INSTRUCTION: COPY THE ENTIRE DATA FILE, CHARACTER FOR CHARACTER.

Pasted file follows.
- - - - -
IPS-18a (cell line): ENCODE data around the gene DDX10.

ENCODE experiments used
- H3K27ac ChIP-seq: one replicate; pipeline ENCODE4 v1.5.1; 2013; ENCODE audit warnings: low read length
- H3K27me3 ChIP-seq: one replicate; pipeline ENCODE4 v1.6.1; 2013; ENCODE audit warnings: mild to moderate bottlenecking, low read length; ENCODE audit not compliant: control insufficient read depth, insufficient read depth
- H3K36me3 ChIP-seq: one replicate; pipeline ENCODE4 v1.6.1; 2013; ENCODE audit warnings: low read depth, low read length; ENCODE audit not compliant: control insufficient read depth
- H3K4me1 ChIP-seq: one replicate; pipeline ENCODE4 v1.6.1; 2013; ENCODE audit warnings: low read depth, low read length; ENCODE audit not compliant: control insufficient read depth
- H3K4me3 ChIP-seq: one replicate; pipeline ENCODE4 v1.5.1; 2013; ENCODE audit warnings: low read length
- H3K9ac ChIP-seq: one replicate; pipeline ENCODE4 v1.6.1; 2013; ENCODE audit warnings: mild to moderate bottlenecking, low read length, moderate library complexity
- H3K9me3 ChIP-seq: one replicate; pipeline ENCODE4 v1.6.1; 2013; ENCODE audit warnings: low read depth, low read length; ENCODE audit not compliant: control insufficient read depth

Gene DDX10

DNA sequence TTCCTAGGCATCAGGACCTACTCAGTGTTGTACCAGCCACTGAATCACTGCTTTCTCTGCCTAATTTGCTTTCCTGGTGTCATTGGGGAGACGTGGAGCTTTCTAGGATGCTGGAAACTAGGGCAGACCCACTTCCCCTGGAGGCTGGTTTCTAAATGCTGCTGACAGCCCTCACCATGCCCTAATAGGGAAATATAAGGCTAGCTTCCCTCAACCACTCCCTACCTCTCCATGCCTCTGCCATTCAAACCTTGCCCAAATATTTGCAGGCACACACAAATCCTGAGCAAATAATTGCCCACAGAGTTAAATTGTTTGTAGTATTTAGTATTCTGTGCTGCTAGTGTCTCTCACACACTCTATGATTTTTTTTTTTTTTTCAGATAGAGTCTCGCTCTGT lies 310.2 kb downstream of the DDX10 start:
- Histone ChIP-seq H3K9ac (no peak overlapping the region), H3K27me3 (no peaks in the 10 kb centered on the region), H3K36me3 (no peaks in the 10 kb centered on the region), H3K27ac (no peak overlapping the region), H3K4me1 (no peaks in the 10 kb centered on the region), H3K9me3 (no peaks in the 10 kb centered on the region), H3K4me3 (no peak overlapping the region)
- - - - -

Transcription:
IPS-18a (cell line): ENCODE data around the gene DDX10.

ENCODE experiments used
- H3K27ac ChIP-seq: one replicate; pipeline ENCODE4 v1.5.1; 2013; ENCODE audit warnings: low read length
- H3K27me3 ChIP-seq: one replicate; pipeline ENCODE4 v1.6.1; 2013; ENCODE audit warnings: mild to moderate bottlenecking, low read length; ENCODE audit not compliant: control insufficient read depth, insufficient read depth
- H3K36me3 ChIP-seq: one replicate; pipeline ENCODE4 v1.6.1; 2013; ENCODE audit warnings: low read depth, low read length; ENCODE audit not compliant: control insufficient read depth
- H3K4me1 ChIP-seq: one replicate; pipeline ENCODE4 v1.6.1; 2013; ENCODE audit warnings: low read depth, low read length; ENCODE audit not compliant: control insufficient read depth
- H3K4me3 ChIP-seq: one replicate; pipeline ENCODE4 v1.5.1; 2013; ENCODE audit warnings: low read length
- H3K9ac ChIP-seq: one replicate; pipeline ENCODE4 v1.6.1; 2013; ENCODE audit warnings: mild to moderate bottlenecking, low read length, moderate library complexity
- H3K9me3 ChIP-seq: one replicate; pipeline ENCODE4 v1.6.1; 2013; ENCODE audit warnings: low read depth, low read length; ENCODE audit not compliant: control insufficient read depth

Gene DDX10

DNA sequence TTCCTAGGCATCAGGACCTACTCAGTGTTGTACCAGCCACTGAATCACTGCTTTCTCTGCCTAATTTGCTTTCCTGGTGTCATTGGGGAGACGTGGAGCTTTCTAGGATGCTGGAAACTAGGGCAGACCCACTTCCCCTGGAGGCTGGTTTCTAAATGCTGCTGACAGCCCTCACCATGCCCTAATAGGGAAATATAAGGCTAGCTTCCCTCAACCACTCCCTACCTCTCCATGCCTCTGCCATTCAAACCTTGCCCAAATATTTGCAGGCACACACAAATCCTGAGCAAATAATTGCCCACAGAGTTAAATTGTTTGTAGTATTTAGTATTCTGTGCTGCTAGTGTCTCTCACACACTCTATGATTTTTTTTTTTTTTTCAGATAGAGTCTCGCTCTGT lies 310.2 kb downstream of the DDX10 start:
- Histone ChIP-seq H3K9ac (no peak overlapping the region), H3K27me3 (no peaks in the 10 kb centered on the region), H3K36me3 (no peaks in the 10 kb centered on the region), H3K27ac (no peak overlapping the region), H3K4me1 (no peaks in the 10 kb centered on the region), H3K9me3 (no peaks in the 10 kb centered on the region), H3K4me3 (no peak overlapping the region)